INCONSIDERATE parking by parents at one of Ross-shire’s biggest primaries is blocking local residents from their homes and making their street a “no-go area” during school pick-up time.
The residents who live in the eight-unit Cairn Housing development on Ross Place close to Dingwall Primary School claim the double parking by parents and their ignorance of the Highway Code causes a daily gridlock which means emergency service vehicles cannot get to their houses.
The exasperated neighbours who don’t even attempt to drive home between 2.30pm and 3.30pm on weekdays to avoid the obstruction and confrontations with parents, have now spoken out to call for action again, a year after the Ross-shire Journal printed a front page story about the situation.
They claim traffic cones were put down on Ross Avenue outside the school for two weeks after the article, which resolved the issue, but as soon as they were removed the parents went back to their old parking habits.
One resident, Thomas Buick, contacted the Ross-shire Journal this week to say that a year on the chronic situation is as bad as ever.
Mr Buick said the parents seemed completely ignorant of the Highway Code as they drove nose-to-tail up Ross Avenue out of the school without stopping to give way, which meant he has had to wait for about 20 minutes at the top of the road to get past.
He said the problem was exacerbated by the fact that the parents arrive very early, long before the school finishes, and have turned it into a social occasion.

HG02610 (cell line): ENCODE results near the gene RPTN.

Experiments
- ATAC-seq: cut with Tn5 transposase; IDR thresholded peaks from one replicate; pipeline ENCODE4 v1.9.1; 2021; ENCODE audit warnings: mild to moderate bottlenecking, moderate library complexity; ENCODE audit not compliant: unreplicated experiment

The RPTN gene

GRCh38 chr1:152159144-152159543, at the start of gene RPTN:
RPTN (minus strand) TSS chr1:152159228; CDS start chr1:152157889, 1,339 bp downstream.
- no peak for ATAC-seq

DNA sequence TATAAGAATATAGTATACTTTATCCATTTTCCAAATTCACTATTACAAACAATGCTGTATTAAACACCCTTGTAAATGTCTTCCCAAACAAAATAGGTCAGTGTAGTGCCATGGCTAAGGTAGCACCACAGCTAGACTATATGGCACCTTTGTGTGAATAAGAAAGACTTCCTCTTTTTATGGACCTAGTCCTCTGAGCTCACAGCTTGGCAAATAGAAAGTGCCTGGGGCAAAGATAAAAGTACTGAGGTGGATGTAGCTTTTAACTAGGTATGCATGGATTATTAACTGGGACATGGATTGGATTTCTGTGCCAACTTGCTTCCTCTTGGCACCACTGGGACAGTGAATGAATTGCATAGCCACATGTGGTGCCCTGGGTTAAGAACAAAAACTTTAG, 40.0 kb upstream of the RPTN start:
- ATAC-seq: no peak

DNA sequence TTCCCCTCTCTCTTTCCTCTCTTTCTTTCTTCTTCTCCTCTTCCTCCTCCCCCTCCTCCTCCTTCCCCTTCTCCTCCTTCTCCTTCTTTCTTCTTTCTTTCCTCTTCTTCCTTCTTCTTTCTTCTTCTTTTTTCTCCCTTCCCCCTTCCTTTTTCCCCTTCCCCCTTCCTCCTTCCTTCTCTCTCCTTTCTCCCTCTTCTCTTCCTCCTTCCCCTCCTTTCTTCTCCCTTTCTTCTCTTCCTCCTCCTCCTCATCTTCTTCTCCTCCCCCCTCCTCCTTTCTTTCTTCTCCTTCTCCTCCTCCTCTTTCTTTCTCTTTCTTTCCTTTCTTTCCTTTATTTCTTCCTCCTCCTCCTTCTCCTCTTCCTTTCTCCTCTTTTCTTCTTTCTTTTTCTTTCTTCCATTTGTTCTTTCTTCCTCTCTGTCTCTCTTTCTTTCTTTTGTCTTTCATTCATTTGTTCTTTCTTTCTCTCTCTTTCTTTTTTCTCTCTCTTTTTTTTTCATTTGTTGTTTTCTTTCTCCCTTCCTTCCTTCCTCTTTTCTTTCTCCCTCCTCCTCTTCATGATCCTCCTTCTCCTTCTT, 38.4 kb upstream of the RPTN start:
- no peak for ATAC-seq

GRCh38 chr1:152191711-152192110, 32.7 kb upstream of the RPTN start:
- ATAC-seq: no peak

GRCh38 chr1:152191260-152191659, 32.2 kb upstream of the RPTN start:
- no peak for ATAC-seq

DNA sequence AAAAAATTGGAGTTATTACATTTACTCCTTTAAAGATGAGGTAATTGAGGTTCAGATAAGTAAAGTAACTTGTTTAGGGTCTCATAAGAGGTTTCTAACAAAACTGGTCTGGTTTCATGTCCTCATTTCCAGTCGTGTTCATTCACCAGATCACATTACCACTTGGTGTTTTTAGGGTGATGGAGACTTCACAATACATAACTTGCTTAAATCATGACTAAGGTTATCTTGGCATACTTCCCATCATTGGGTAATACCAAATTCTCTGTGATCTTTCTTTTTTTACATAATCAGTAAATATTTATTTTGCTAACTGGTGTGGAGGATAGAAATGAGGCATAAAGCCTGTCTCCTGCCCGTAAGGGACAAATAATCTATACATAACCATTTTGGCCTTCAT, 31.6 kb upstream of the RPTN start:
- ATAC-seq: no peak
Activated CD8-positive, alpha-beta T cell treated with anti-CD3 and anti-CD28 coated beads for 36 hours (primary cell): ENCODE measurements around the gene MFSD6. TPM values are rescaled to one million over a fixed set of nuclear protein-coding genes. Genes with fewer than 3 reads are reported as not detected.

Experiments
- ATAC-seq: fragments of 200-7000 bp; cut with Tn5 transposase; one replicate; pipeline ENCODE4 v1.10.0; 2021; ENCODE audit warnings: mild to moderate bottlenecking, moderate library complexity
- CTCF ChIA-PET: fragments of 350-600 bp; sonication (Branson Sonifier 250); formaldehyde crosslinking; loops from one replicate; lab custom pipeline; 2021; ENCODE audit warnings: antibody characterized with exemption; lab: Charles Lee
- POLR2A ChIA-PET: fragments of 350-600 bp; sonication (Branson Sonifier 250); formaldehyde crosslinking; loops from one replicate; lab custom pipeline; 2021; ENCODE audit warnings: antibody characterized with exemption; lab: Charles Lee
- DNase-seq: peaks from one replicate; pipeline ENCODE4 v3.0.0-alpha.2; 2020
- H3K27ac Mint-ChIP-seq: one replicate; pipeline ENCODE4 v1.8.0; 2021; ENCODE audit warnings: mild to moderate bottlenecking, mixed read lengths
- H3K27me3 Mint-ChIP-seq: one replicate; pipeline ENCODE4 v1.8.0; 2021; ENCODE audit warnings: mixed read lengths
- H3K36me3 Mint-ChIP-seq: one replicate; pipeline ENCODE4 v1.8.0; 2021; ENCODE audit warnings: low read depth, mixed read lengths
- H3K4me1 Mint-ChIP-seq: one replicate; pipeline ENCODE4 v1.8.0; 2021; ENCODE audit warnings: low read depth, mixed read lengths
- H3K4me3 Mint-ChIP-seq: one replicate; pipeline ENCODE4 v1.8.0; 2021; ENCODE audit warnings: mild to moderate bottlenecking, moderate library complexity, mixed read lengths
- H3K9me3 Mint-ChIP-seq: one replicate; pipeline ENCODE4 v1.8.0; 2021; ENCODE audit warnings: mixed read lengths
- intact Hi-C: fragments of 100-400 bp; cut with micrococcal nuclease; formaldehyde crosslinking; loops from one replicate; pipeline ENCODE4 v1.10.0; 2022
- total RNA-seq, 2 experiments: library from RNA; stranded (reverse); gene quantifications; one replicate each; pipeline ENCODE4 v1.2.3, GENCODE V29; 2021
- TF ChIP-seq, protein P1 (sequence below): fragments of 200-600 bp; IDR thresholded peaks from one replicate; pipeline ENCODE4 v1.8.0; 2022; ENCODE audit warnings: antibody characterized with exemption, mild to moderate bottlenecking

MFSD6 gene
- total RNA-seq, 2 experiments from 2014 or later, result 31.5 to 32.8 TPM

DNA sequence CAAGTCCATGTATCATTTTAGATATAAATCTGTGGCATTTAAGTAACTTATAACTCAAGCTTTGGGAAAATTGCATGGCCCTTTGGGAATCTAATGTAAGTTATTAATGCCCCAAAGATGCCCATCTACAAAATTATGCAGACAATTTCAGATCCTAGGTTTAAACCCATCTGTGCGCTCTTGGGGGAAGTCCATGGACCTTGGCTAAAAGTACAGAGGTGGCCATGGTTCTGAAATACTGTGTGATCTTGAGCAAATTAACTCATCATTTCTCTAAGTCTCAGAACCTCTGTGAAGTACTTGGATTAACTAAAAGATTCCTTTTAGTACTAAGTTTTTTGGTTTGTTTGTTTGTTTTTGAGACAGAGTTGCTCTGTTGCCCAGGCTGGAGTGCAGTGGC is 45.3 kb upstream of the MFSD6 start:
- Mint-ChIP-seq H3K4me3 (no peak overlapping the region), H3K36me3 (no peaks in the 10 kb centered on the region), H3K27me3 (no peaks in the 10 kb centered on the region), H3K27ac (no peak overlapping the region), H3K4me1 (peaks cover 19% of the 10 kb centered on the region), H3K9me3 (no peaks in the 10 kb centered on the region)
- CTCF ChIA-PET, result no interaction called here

“They block one side of the road with the cars and use the remaining lane to suit themselves on the way in and use it again to suit themselves on the way out,” he said.
Ian Hamilton, a retired police officer who also lives in Ross Place, said: “The access to my house in the morning and from about 2.30pm to 3.25pm is non-existent.
“There was a blue light situation when my neighbour had to be taken to hospital and if that had happened during school pick-up time the ambulance would not have got to her.
“A year ago they put no parking cones out for two weeks, that made a big, big difference and Councillor MacKenzie has tried his best, but the police don’t seem to be interested, and it is a councilpolice problem.
“It has been said, not by me, that the situation will never be resolved until a child gets knocked down.”
He said that any time he has “forced the issue” and tried to drive to his house during pick-up time he has had abuse.
“They park on both sides of the road, they park on grass verges and they have created a one-way system where they drive in the first gate, through the school car park out through the bottom gate and along the road, without giving way.
“If I want to go home, I have to check my watch first, because I have no chance after 2.25pm.
“I’m thinking about asking for a reduction on the council tax because I can’t get access to my house on a public road,” he said.
Another resident, Jean Prior said she had to call out an ambulance when she had pneumonia and if that had happened during school time she would have had “no chance” as it wouldn’t have been able to get to her.
“It is causing an obstruction, which has a safety aspect – you expect to get from your house at any time without restrictions,” she said.
“They are very inconsiderate, especially now that it’s got to the point that emergency services can’t get through, and you get verbal abuse.
“It is a no-go area, we are blocked from going in and out of our houses.”
Dingwall and Seaforth councillor Graham MacKenzie, the former rector at nearby Dingwall Academy, believes an area near the school has to be found to be developed as a drop-off zone for the children.
He said: “I understand completely the frustration of the residents and I support them in their attempts to resolve this issue.
“I believe it could be resolved